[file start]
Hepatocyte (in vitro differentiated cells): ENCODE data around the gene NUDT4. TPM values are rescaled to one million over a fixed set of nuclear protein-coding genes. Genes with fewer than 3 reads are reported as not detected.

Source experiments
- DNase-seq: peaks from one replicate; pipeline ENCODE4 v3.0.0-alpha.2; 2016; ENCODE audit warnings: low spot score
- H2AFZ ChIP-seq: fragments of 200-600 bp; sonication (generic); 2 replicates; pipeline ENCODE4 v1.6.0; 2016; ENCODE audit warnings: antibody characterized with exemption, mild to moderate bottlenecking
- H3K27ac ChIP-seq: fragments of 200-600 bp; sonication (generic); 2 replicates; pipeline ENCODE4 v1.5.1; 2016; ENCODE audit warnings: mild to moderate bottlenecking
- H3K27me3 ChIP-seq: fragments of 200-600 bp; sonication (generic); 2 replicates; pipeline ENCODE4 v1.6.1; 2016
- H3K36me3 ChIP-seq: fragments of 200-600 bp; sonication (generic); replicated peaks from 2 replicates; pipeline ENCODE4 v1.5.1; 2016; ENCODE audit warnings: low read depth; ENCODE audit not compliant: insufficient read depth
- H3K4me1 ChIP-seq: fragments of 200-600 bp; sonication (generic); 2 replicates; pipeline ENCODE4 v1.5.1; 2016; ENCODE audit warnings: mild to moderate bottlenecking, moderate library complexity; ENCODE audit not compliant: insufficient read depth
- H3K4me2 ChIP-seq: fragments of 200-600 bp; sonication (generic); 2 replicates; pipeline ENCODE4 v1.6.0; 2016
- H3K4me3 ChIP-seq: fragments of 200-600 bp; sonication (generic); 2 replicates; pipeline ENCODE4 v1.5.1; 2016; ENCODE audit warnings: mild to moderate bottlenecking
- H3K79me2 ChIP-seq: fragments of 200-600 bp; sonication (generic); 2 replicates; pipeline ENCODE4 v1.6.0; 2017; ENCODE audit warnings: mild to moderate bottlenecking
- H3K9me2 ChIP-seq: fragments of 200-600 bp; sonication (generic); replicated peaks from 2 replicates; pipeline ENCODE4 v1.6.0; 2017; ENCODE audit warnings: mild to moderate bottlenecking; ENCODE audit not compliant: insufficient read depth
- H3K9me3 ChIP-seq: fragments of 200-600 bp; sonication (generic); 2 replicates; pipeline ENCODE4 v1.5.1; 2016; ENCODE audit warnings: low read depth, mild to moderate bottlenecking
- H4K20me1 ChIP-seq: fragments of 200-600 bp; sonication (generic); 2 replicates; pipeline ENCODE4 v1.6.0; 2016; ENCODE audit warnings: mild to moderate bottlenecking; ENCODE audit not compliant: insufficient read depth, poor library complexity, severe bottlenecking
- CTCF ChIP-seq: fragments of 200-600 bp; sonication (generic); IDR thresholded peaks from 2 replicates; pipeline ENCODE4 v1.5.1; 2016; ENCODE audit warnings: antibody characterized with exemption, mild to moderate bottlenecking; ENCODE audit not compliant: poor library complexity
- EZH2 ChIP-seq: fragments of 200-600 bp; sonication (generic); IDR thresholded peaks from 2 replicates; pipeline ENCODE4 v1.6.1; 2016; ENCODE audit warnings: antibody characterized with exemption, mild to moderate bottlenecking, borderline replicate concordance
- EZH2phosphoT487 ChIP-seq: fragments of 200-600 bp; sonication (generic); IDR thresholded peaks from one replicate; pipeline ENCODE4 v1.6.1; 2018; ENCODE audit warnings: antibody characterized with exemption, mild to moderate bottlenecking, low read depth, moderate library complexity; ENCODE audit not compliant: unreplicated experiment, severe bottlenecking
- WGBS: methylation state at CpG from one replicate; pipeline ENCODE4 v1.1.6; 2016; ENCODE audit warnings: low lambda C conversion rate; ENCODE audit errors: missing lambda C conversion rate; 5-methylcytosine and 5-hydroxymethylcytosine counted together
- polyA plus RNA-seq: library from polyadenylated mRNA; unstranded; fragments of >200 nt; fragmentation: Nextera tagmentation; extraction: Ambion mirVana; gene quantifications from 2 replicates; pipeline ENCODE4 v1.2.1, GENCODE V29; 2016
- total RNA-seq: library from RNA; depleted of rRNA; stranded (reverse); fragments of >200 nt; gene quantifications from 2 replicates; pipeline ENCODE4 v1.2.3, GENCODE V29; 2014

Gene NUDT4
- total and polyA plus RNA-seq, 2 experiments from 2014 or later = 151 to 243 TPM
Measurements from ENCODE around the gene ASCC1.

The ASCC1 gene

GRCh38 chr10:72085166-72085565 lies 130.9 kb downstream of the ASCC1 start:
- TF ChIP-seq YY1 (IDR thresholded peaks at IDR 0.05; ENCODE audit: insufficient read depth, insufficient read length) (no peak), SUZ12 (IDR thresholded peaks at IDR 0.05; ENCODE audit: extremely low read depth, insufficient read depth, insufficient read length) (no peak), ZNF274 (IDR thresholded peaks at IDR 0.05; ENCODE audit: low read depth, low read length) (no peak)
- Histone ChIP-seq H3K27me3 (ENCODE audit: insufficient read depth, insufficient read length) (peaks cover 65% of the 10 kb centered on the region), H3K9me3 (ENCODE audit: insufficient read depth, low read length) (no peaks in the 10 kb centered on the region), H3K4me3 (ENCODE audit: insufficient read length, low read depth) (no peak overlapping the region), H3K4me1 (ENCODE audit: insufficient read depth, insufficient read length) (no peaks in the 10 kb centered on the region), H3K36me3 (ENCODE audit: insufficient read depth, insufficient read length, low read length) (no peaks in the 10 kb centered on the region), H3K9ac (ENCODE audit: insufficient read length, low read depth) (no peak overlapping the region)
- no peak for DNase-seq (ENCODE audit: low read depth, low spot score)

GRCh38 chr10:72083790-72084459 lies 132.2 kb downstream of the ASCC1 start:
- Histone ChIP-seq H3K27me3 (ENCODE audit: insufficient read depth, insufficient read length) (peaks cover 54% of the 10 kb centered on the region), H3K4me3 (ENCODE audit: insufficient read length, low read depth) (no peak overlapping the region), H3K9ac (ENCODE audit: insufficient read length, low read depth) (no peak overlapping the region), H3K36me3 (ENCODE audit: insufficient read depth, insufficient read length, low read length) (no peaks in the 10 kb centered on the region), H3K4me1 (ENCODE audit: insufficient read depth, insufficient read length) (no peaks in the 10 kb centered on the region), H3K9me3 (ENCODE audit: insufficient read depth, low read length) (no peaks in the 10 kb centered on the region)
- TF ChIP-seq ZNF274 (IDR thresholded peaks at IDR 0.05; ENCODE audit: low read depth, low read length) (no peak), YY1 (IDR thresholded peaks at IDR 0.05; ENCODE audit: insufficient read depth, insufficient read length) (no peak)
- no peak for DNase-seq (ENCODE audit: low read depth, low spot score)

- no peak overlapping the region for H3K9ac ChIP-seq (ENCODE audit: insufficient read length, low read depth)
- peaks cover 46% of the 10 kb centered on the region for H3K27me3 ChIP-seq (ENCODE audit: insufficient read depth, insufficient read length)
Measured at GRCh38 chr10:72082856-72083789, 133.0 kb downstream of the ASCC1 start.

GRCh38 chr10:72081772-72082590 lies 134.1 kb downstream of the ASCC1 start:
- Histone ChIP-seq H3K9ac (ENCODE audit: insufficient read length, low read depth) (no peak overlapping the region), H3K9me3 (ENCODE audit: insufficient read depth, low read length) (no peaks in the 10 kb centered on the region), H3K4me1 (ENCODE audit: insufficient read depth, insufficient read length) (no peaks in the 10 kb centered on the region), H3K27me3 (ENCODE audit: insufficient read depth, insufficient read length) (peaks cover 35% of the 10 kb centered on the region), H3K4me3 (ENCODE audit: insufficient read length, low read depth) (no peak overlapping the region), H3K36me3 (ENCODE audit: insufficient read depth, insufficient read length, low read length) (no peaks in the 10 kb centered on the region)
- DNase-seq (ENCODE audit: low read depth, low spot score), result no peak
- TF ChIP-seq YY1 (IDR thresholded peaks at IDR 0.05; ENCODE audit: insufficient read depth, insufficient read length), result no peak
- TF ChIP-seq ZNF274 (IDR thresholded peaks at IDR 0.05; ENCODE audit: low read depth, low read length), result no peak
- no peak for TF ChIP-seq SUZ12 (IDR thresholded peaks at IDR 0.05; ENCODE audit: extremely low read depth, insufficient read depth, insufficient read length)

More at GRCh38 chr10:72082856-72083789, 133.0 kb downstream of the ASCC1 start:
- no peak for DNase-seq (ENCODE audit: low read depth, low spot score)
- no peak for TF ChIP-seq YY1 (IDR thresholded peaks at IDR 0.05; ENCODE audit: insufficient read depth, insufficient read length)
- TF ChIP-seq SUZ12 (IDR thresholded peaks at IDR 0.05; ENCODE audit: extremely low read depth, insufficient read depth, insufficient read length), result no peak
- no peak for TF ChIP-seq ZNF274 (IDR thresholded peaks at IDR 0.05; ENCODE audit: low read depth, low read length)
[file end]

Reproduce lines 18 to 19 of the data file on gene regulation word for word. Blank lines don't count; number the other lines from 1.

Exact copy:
- WGBS: methylation state at CpG from one replicate; pipeline ENCODE4 v1.1.6; 2016; ENCODE audit warnings: low lambda C conversion rate; ENCODE audit errors: missing lambda C conversion rate; 5-methylcytosine and 5-hydroxymethylcytosine counted together
- polyA plus RNA-seq: library from polyadenylated mRNA; unstranded; fragments of >200 nt; fragmentation: Nextera tagmentation; extraction: Ambion mirVana; gene quantifications from 2 replicates; pipeline ENCODE4 v1.2.1, GENCODE V29; 2016